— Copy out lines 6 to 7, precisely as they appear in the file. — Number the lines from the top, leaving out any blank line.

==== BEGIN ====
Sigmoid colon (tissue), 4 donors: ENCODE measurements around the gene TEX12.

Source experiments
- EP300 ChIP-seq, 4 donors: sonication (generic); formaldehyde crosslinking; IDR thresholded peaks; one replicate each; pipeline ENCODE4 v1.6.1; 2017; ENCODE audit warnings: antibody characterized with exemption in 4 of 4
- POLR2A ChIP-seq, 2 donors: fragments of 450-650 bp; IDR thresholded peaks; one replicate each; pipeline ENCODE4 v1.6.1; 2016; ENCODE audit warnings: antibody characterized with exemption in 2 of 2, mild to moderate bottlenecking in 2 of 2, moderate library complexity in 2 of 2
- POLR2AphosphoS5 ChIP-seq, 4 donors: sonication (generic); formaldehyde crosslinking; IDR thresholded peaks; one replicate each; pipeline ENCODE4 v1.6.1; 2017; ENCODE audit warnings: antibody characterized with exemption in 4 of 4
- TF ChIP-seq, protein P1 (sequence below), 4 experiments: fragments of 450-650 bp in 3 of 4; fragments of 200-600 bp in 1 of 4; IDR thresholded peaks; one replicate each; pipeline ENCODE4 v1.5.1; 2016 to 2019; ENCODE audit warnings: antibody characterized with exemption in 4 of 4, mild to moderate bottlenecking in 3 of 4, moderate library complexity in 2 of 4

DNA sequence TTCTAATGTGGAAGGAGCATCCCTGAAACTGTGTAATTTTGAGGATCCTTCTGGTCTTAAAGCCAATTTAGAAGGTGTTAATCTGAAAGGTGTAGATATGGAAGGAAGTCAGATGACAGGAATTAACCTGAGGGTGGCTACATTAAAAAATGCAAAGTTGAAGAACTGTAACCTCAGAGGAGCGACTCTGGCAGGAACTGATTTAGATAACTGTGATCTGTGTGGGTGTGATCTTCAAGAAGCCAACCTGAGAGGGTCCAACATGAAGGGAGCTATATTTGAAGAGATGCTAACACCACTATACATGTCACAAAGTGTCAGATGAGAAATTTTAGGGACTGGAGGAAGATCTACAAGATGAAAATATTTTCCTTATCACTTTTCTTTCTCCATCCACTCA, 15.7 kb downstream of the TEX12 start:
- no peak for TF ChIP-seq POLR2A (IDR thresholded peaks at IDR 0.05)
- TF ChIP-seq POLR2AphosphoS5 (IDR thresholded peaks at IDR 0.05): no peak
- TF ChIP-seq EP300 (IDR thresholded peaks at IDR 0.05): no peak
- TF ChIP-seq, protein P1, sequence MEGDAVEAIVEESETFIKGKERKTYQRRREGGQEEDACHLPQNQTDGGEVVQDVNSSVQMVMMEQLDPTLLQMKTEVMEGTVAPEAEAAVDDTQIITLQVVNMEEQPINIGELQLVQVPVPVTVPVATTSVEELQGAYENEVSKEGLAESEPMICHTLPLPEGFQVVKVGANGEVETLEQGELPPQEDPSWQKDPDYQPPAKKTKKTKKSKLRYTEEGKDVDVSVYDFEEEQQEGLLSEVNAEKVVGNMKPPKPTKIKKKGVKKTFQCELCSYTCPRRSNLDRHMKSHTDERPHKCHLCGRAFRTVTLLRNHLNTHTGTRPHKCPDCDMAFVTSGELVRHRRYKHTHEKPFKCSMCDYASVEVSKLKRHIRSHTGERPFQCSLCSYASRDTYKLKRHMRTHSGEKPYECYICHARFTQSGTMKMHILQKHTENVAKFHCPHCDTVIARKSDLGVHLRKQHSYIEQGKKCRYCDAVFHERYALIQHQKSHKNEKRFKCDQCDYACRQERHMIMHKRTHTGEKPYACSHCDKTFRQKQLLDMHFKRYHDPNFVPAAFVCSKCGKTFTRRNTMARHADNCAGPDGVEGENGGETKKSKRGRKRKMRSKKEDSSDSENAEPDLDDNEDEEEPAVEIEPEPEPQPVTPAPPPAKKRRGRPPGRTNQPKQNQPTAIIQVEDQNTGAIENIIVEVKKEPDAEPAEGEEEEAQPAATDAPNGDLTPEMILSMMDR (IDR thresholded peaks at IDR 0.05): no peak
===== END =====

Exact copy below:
- TF ChIP-seq, protein P1 (sequence below), 4 experiments: fragments of 450-650 bp in 3 of 4; fragments of 200-600 bp in 1 of 4; IDR thresholded peaks; one replicate each; pipeline ENCODE4 v1.5.1; 2016 to 2019; ENCODE audit warnings: antibody characterized with exemption in 4 of 4, mild to moderate bottlenecking in 3 of 4, moderate library complexity in 2 of 4

DNA sequence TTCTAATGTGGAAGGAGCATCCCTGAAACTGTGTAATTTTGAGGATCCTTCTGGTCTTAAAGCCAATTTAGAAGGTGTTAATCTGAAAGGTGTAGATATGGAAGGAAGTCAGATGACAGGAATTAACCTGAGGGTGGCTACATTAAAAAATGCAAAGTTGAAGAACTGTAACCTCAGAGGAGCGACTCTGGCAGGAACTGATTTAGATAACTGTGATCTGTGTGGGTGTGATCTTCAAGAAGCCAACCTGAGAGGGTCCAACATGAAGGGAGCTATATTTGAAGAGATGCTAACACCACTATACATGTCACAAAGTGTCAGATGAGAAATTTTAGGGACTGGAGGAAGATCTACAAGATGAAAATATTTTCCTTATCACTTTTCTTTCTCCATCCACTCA, 15.7 kb downstream of the TEX12 start: